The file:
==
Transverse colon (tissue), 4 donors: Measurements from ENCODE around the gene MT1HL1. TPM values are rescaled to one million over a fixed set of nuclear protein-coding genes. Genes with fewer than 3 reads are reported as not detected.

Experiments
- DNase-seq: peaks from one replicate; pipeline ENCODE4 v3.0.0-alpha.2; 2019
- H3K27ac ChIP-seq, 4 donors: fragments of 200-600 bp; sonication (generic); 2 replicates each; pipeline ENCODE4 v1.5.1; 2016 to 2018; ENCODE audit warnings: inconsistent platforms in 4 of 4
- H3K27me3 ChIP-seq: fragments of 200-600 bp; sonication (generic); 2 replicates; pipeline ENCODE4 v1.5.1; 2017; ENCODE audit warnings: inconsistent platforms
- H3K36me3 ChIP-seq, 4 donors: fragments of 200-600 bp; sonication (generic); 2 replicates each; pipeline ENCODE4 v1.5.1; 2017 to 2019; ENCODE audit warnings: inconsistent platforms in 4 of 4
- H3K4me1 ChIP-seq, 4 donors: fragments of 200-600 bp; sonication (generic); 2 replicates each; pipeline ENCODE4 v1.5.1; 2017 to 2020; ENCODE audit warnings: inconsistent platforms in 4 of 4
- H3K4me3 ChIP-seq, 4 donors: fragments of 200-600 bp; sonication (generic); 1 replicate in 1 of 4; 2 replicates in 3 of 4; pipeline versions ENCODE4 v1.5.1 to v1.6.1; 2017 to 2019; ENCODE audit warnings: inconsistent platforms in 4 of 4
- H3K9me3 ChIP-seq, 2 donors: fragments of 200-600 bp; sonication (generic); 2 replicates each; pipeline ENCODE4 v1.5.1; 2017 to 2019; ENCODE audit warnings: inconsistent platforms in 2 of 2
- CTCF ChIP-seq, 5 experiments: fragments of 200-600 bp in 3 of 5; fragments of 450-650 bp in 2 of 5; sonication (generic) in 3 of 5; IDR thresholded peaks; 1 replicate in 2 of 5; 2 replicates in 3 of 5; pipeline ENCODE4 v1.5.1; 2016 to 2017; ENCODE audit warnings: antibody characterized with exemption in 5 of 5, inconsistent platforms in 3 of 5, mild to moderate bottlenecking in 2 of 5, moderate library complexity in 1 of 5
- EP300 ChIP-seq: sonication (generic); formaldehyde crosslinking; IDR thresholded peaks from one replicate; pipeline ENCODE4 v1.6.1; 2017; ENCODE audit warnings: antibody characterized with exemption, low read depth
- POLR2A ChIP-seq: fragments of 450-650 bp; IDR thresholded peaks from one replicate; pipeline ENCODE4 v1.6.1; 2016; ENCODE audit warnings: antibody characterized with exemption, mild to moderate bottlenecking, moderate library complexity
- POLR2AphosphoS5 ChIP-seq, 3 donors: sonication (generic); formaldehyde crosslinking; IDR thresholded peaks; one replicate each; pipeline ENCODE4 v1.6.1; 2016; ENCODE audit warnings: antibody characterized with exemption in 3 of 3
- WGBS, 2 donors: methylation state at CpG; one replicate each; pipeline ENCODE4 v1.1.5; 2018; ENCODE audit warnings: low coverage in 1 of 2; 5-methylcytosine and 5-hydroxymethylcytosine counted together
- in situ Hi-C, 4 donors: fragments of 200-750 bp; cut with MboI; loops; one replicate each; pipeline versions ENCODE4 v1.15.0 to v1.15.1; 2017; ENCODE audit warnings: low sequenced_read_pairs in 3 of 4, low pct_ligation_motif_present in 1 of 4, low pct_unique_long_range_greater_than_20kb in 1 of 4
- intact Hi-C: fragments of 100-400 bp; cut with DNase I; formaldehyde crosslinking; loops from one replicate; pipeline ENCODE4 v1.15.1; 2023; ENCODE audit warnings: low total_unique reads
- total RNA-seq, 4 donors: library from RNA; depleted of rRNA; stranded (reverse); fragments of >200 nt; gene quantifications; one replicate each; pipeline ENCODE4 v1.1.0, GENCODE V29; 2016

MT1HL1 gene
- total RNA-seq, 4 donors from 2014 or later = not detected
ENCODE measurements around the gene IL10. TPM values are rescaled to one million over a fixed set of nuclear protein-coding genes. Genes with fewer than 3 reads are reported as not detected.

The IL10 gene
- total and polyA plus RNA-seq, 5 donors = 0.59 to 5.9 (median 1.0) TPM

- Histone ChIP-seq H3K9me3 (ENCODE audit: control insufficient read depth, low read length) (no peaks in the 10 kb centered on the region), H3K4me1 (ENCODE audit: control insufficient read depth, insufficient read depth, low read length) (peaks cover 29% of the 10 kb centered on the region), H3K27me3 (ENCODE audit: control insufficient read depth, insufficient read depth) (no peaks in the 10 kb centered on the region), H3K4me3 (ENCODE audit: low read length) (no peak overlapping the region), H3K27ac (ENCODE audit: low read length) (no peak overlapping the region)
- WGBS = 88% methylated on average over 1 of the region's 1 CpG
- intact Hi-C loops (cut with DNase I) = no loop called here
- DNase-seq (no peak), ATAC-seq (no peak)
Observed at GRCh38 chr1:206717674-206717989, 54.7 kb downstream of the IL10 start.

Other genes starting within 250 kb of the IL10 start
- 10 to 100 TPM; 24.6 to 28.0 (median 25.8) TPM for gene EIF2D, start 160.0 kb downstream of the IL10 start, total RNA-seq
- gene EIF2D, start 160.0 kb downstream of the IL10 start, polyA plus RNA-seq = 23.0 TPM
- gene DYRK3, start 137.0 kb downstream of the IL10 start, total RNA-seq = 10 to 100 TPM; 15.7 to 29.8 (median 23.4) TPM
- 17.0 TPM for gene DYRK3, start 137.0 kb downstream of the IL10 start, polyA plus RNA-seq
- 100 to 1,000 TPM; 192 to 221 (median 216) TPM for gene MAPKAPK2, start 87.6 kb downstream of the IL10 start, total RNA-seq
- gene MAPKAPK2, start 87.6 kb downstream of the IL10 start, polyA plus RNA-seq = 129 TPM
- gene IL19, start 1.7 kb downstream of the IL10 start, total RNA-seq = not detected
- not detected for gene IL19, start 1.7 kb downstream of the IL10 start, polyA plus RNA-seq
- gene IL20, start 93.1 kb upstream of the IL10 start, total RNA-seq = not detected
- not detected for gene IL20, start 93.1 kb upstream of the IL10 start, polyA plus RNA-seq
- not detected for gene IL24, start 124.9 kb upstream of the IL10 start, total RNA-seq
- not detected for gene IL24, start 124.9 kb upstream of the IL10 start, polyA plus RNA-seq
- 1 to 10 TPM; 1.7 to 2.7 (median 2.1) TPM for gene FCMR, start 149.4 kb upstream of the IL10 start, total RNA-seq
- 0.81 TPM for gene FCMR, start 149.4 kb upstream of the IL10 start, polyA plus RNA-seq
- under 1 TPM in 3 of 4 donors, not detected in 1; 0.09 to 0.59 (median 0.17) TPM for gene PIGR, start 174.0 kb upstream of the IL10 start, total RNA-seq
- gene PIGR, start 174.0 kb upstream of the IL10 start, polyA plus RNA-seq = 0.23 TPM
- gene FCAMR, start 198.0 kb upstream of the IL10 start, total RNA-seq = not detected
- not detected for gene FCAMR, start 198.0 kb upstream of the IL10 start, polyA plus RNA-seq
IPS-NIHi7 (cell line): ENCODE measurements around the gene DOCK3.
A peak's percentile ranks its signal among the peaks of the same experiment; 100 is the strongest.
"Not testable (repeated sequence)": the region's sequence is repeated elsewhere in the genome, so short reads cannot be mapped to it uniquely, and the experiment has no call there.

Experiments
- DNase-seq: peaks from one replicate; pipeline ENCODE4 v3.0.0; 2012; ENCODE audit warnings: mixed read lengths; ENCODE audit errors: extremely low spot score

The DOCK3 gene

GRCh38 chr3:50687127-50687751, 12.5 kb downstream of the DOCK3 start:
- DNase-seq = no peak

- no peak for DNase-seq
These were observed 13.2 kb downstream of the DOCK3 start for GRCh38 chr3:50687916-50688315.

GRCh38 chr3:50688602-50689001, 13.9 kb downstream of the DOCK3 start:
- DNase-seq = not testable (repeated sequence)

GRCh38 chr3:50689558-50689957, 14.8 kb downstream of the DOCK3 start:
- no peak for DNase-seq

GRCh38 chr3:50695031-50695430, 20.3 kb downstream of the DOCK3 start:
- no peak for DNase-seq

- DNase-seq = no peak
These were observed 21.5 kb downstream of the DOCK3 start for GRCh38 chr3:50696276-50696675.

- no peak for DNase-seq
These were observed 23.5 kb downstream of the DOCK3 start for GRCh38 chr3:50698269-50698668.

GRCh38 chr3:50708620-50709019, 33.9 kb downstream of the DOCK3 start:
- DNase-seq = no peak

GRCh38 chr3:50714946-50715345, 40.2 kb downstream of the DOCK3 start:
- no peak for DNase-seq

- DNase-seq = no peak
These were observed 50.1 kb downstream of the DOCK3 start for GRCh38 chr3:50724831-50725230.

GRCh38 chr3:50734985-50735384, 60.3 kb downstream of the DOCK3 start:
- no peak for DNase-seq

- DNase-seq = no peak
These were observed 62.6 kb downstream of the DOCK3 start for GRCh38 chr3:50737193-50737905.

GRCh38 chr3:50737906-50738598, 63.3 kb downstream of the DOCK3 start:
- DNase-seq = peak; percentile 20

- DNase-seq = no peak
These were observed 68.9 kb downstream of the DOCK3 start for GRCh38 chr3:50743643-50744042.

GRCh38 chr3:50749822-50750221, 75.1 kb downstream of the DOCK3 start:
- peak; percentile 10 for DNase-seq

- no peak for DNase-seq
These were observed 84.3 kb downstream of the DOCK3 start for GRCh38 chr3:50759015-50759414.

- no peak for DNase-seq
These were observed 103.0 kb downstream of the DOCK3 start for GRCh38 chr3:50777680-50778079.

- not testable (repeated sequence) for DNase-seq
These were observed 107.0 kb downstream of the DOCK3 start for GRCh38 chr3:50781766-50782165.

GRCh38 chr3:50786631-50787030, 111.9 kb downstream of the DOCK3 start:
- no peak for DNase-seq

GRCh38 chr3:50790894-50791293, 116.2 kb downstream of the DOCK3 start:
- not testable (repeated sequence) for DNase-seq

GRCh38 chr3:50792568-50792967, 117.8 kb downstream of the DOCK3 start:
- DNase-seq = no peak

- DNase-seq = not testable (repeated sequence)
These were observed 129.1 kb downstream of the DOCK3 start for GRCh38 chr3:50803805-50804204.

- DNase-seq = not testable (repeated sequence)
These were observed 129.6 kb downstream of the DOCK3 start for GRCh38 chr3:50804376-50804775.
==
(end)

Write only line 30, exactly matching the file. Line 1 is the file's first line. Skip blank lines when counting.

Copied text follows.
- gene EIF2D, start 160.0 kb downstream of the IL10 start, polyA plus RNA-seq = 23.0 TPM